Image result

All the world’s a war zone

The flowers dry, the candles burn;

both reach their ends. The world still turns.

The streets are full, the café chat

is about revenge, tit for tat,

air-strikes, mortal wounds, ground combat.

I cannot take in any of that.

I only know she won’t return.

Although each time the doorbell rings

my heart leaps once, instantly sings

then is brought to the days before.

She’ll never be back at my door.

The talk is thick with migrants, war,

how exactly to settle the score.

But I can’t relate to those things.

I just know that flowers dry rough,

that candles aren’t warm enough.

I just know my room’s gone cold,

my heart is shrivelled and grown old;

she’ll never again cross this threshold

whatever events might unfold.

That’s my truth, the rest’s just stuff.

***

The old classicist, William Wordsworth said: ‘…thoughts … often lie too deep for tears.’ A good poet can help put those thoughts into words…

As much as we hate poetry, we really love it, don’t we? Even when we don’t understand it completely. It can make a thing of beauty out of ordinary things (even tennis!)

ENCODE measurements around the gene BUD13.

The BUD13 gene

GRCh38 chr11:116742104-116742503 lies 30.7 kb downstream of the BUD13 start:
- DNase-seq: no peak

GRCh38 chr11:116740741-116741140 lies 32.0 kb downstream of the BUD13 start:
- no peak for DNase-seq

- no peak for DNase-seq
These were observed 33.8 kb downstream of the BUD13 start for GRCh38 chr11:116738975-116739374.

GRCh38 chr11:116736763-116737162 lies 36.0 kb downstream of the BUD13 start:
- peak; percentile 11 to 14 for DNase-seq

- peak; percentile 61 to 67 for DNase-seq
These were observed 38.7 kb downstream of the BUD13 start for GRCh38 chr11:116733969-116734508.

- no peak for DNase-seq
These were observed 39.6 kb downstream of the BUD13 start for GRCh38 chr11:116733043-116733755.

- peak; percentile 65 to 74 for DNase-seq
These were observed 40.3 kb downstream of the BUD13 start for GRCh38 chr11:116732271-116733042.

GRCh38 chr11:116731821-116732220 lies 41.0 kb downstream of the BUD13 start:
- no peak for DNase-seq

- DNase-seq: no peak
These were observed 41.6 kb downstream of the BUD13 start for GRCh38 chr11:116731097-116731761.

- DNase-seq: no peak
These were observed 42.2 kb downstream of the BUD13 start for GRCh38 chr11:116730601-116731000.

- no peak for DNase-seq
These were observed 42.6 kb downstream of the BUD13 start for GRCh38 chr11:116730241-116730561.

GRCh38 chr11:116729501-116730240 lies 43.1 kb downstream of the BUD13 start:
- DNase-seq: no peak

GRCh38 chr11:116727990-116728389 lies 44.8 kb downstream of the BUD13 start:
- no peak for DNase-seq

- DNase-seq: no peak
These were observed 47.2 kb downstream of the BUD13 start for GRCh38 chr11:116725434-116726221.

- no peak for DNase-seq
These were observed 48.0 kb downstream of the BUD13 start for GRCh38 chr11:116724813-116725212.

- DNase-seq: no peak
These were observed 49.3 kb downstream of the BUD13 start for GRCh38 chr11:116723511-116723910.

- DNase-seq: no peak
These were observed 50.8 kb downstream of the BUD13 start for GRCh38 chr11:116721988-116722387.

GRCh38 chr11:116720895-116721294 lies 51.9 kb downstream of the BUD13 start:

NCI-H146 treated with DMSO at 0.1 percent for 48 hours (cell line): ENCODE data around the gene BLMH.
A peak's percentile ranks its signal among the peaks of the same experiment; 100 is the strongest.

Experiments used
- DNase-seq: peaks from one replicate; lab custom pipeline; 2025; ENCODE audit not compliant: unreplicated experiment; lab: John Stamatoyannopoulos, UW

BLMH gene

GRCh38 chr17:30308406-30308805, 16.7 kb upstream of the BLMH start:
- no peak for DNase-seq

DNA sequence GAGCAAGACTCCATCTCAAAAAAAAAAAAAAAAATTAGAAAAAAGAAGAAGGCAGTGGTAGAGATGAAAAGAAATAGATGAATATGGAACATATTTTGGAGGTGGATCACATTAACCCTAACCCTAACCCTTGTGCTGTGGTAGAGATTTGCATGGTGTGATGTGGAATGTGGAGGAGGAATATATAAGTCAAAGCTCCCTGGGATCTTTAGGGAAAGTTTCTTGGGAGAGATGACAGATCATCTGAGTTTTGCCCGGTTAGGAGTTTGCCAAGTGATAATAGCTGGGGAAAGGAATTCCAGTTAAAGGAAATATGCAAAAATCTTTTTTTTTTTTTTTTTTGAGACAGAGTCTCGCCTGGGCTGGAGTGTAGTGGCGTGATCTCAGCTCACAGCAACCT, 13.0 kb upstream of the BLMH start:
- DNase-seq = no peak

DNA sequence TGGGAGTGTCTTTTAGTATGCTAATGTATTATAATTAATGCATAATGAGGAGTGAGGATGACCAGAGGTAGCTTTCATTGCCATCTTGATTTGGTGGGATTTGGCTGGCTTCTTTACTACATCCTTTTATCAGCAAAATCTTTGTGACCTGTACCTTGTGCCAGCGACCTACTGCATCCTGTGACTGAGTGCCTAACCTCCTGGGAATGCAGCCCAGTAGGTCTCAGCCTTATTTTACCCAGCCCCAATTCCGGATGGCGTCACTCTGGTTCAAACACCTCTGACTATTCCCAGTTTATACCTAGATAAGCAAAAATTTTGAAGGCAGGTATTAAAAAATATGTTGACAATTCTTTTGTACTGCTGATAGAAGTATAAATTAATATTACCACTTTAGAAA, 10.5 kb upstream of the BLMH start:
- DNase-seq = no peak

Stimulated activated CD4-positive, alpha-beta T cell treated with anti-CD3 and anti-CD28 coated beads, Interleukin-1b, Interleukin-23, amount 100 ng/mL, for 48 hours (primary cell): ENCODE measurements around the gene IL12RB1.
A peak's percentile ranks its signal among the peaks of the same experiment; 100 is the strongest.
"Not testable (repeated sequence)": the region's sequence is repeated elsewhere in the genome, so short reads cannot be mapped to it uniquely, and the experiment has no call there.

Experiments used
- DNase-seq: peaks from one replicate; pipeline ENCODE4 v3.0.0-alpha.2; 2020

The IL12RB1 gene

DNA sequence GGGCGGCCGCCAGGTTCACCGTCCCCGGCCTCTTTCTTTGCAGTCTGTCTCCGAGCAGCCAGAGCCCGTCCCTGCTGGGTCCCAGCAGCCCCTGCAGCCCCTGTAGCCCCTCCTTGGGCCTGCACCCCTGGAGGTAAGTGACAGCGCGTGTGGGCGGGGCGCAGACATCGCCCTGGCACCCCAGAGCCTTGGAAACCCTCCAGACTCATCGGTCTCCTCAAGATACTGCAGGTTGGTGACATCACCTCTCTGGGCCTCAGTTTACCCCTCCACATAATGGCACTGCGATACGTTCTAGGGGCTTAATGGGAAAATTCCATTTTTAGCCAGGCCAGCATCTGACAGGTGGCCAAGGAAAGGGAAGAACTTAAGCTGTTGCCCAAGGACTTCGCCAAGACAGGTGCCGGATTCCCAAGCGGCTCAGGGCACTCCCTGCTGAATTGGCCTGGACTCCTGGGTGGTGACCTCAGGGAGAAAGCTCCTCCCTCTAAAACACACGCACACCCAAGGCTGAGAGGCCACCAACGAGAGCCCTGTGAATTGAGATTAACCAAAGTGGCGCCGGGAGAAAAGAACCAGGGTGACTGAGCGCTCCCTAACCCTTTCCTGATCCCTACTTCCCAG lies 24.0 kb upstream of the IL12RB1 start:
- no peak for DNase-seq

*

Thanks for coming by. I don’t get to read much about poetry around the blogs so I’ve been thinking on this topic and shared my thoughts, random as they are. I think in the digital age, poets can fire off powerful words to encapsulate the horror, the capriciousness of life, the landscape of a world in turmoil.

  • What’s your take on poetry? Love it? Hate it? Indifferent?

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13 thoughts on “Poetry in Notion – Does poetry help us in times of need?

  1. I love poetry. It used to ne that they only way i could communicate properly was through poems. Poetry can’t lie. It always holds a least a small portion of the writers soul in it.

    I love these you posted!
    This world is very cruel at times. Sometimes it seems best to just pretend it all away for the sake of our sanities and that of our children. Sadly it all comes out in the end.

    Liked by 1 person

  2. Hi Denise – I’m glad you said you don’t understand poetry so well … I definitely need to read more – these poems you’ve listed here and the one in the comments are just mind blowing in today’s age – I’ll be back to re-read and properly take more in. I hadn’t seen Maggie’s … but then I’m not social media oriented …

    I quite agree Nila writes wonderful poems … there’s so much to think about and to comprehend … I really need to take a poetry course sometime – she has talent, that is for sure …